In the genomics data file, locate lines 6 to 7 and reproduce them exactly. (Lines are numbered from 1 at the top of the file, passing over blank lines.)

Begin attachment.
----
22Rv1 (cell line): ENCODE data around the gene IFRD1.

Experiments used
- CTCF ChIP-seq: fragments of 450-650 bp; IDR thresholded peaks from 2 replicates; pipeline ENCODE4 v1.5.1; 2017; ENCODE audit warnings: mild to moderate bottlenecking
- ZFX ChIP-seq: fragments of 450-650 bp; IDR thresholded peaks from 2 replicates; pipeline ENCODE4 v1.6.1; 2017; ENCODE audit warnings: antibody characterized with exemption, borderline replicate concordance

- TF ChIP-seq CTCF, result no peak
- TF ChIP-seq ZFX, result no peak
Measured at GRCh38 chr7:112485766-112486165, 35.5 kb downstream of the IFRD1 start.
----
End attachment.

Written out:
- TF ChIP-seq ZFX, result no peak
Measured at GRCh38 chr7:112485766-112486165, 35.5 kb downstream of the IFRD1 start.